Originally Posted by keavze
just need to clarify:
higher track traction, thicker diff oil; lower track traction, lighter diff oil.
small and tight tracks, lighter oil; big and flowing track, thicker oil.
so...what oil to use if track is low traction but big and flowing?
also; what's the effect to the car/handling if u used the wrong oil ratings?
(high traction using lighter oil or low traction using thicker oil)
i've started to question these commonly held assumptions, especially when it comes to shock oils.
my last race was a 2 day event at www.moorebankraceway.com
the traction was high, and the track is a very large flowing track with hard braking sections.
anyway, i ran losi 30 wt oil in my shocks. i also drilled out the front and rear pistons to to holes each (1.2mm diameter) i also ran xray yellow springs!
(softest springs from the electric xray T2 collection) on my car.
i also ran 10,000wt oil (but with knack 0.8module gears installed in the diff)
also ran a c ackerman. The car handled fine, did quick times and entered and exitewd the corners really well with no hint whatsoever of understeer in any part of the track. I used active potenza SPR body with the option wing.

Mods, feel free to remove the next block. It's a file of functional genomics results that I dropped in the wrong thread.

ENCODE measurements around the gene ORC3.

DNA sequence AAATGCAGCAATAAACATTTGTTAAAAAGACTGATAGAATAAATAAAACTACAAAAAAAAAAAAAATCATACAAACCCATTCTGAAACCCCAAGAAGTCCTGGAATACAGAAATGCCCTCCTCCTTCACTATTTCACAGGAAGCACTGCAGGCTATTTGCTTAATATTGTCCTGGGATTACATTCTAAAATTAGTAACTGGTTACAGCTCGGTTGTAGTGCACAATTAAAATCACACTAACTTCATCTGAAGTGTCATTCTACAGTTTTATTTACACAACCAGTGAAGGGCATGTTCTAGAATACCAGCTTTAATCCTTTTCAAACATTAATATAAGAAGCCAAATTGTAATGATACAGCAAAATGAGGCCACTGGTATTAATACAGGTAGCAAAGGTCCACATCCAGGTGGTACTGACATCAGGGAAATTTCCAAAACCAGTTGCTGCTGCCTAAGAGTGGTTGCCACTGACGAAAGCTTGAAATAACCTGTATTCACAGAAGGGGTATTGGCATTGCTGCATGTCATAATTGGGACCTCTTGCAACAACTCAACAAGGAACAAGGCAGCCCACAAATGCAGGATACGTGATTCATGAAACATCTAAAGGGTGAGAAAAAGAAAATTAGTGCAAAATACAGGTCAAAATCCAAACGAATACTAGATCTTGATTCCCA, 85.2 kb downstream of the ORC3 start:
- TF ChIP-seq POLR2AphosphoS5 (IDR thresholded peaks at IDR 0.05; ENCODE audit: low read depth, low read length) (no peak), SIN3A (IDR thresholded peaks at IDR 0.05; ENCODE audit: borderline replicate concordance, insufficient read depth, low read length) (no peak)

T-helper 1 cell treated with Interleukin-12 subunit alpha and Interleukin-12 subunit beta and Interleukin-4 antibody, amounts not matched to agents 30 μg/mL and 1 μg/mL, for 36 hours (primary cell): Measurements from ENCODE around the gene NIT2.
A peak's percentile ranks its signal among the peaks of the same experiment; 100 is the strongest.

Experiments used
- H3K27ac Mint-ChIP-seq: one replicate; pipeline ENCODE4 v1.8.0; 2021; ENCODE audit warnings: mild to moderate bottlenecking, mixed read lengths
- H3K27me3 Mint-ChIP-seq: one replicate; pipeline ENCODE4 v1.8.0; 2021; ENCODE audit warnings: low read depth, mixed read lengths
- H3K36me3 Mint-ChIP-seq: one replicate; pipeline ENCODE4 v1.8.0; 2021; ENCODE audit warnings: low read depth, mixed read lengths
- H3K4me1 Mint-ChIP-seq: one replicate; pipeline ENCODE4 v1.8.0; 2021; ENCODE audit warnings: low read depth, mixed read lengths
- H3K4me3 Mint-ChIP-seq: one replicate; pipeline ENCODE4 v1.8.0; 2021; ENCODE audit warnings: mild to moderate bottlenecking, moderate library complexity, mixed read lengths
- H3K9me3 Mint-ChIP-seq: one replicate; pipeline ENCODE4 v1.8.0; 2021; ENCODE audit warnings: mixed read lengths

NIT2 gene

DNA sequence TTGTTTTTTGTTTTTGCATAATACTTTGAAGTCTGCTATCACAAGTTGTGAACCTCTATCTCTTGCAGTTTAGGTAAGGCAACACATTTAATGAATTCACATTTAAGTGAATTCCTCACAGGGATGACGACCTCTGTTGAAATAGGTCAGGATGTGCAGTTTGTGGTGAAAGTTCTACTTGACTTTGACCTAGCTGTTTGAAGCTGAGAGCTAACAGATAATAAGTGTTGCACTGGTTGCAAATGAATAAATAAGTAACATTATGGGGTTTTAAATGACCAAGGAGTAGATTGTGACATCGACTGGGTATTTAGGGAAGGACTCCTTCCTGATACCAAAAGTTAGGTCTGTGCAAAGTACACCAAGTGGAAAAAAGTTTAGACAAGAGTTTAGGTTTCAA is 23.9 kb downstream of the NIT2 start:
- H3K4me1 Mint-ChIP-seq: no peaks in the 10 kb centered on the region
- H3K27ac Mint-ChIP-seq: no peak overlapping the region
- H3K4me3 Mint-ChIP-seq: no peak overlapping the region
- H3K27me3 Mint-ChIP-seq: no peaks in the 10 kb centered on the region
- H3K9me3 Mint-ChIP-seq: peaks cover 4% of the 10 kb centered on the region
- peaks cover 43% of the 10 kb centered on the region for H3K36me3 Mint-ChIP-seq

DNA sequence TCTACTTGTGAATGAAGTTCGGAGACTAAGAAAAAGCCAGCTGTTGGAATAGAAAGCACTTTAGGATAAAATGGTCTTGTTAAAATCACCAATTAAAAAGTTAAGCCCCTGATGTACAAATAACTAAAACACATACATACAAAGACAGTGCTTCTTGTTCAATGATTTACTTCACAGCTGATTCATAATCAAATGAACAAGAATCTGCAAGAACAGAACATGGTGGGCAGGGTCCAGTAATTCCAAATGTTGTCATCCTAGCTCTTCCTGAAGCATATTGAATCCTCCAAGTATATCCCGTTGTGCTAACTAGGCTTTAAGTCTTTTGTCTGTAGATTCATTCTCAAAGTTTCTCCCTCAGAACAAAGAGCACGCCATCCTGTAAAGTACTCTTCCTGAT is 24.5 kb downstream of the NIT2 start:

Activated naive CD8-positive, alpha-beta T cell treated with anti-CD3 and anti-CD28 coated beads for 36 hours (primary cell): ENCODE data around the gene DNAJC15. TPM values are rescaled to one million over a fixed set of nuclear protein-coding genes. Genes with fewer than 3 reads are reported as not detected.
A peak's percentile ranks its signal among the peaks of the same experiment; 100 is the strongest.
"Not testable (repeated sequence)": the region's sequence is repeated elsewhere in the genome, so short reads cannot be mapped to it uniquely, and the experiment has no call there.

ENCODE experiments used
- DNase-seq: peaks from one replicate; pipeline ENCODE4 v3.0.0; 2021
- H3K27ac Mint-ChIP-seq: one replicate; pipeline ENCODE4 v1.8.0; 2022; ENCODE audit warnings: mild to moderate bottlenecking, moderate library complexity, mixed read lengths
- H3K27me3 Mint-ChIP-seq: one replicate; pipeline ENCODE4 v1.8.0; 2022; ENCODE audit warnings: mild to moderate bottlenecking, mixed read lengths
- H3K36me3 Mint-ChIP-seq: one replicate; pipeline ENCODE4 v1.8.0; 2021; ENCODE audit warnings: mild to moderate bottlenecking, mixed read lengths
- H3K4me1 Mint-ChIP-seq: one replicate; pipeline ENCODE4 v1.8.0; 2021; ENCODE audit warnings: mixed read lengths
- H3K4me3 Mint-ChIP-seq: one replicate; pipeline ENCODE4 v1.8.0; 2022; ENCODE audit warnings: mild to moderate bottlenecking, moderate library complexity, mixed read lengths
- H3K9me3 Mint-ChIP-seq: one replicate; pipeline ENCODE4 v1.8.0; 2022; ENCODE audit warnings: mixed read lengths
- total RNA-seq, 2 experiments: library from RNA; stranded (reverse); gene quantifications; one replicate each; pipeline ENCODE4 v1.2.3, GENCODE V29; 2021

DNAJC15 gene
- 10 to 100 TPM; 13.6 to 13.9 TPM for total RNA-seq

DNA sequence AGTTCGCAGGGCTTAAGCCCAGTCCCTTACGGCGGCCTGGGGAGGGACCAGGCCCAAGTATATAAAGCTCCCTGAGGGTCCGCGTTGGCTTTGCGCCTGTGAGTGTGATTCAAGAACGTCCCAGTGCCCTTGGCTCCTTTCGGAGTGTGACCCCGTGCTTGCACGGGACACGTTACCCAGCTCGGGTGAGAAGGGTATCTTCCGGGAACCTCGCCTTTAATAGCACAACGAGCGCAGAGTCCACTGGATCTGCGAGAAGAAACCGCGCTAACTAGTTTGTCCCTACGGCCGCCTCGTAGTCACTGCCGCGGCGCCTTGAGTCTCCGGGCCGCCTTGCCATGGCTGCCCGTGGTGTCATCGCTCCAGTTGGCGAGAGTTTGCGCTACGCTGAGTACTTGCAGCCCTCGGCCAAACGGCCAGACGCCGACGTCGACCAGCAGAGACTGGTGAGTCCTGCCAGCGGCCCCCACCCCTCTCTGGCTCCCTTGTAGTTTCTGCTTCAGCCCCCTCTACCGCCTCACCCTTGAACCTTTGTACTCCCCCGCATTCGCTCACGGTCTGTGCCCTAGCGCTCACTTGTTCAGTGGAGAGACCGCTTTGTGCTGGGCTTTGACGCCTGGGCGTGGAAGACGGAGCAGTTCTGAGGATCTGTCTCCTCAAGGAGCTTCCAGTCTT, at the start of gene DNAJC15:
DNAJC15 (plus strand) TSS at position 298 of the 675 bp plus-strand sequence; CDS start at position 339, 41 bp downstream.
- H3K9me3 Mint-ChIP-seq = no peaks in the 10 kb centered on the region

this setup was also used on a very loose slippery track with the only changes made being a narrow trackwidth for the slippery track, i also lowered the rear shocks to the bottom hole for the slippery track, and raised the shocks up 2 holes for the above track.
sometimes a thicker diff oil makes the car exit too aggressively, and hence kick out the rear. On a high grip track if you can keep the front end steering throughout the corner, then a lighter diff oil allows you to apply the power earlier in the corner, and you then subsequently steer the car out of the corner with the grip provided fromt he front, (as opposed to the "slide" or "loose rear end" type effect provided by the rear diff when you are using thicker oil)